Some credit can go to the miners, especially iron ore. The timing of expansion and investment in getting bulk ore to port, at world competitive prices, over the past couple of decades has been pretty much text book stuff. No easy feat

    You’d be lucky to find one in a hundred in the East coast cities who would acknowledge that.

    You’ll find more like 99/100 making disparaging comments about “digging stuff up”.

  68. max says:

    4.6 million Aussies to receive $250 payment this week
    https://au.finance.yahoo.com/news/250-pensioner-payment-march-002409161.html

    The Official Counterfeiter (1969): A Classic Cartoon Booklet on The Federal Reserve System Is Now Online
    Gary North
    https://www.garynorth.com/public/9035.cfm

    Meet Fred Greenfinger. He prints his very own jolly green stuff in his cellar.

  69. Squirrel says:

    That selection of headlines is an excellent argument for competitive federalism – but, sadly, we’re all in this together……

  70. Entropy says:

    Ironically I think there still is a role for the department store. The department store model still has some comparative advantages over small individual stores and big barn Kmart style operations. But instead of exploiting those comparative advantages Myer tried to ape them. First discounting and lowering quality like the big barns and then trying to look like a series of individual shops. In the process they utterly destroyed any remaining comparative advantages they had.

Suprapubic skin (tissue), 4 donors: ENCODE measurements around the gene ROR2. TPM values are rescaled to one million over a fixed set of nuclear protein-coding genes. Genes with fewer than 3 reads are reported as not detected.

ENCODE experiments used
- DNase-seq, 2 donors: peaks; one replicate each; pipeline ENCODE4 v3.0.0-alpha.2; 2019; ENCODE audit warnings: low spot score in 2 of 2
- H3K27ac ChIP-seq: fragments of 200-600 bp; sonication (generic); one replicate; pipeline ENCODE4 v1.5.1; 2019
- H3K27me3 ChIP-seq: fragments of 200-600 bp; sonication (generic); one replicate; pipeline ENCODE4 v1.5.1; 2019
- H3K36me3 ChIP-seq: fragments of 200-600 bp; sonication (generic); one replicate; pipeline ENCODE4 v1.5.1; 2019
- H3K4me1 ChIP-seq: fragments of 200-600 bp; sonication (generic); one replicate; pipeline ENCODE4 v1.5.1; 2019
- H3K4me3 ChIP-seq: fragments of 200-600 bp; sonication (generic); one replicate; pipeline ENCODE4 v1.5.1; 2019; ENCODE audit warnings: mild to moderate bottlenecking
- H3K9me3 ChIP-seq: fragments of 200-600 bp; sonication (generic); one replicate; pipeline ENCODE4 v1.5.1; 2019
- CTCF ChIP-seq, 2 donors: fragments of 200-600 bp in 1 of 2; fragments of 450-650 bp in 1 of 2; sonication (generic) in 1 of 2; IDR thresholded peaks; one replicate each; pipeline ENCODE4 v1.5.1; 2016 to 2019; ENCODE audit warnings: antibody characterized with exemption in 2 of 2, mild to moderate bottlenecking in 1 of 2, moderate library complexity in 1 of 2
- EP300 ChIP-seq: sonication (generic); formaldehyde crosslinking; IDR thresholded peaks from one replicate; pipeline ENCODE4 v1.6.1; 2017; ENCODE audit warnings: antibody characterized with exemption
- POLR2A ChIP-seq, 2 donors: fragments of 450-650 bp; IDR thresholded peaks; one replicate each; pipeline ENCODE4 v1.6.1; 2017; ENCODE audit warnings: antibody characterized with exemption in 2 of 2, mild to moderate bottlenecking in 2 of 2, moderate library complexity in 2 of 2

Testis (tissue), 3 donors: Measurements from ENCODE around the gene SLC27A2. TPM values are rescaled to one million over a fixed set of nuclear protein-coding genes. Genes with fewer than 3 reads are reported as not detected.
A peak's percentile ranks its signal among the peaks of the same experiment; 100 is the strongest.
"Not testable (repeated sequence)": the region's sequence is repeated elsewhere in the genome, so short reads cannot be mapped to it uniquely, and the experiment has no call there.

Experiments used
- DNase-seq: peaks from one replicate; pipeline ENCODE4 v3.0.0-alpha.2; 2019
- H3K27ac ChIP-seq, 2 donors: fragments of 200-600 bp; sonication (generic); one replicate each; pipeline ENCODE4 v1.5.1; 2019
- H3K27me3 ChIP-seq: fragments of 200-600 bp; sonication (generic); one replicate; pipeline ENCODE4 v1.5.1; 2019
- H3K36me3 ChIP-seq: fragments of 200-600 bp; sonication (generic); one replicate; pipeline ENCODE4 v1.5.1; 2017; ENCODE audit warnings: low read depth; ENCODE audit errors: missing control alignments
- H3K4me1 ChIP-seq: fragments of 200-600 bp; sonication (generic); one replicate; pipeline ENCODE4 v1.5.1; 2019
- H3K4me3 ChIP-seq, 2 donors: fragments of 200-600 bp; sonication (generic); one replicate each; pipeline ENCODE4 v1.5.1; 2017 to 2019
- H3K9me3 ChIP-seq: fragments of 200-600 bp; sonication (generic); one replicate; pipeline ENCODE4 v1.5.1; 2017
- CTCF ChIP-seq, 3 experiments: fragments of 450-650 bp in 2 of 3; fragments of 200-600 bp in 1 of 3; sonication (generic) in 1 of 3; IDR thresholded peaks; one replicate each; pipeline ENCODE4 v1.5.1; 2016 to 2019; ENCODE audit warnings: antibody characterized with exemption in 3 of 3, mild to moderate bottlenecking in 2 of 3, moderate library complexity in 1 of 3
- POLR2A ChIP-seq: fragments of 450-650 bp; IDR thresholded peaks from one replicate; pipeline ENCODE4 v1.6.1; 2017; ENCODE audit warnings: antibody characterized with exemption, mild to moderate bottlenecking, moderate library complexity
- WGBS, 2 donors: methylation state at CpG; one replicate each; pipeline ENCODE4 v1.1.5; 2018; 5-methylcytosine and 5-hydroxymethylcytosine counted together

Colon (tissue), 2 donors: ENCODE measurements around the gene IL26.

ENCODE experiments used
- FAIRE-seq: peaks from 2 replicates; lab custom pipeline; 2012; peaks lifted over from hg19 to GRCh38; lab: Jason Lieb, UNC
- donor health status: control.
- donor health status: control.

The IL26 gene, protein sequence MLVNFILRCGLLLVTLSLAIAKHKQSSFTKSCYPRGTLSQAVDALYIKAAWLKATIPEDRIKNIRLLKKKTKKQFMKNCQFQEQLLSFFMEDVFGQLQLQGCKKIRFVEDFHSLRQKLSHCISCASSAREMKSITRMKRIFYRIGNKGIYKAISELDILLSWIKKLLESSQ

A few years ago (maybe 20?) when RJ Fletcher was in charge, a sweet young relative got a job at Myer. At this time Myer was shifting away form department counters to cashiers at the entrances (or should that be exits?) to stores.
    At her induction, the group was asked who Myer’s competitors were. She put up her hand and said “David Jones”.
    “No”, she was told, “Myer’s competitors were Kmart and Target”.
    “Doesn’t Coles Myer own Myer, Target and Kmart?” my smart young really asked.
    “yes, but not relevant, we all must compete against each other.”
    And for being pertinent she was sent to work in Men’s underwear.

  71. BalancedObservation2 says:

    Entropy

    Thanks for that comment. It does give an inside look.

    That’s probably went they stated going down hill.

  72. areff says:

    Pyrmonter, watch what’s happening with bonds.

  73. areff says:

    The Governor should sack Andrews and dissolve Parliament.

    Can’t be done. As amended, the governor’s powers don’t go beyond opening bridges and doing as he is told by the government of the day. He could, of course, resign in protest, but he’s a dutiful Labor appointment, so scrub that possibility.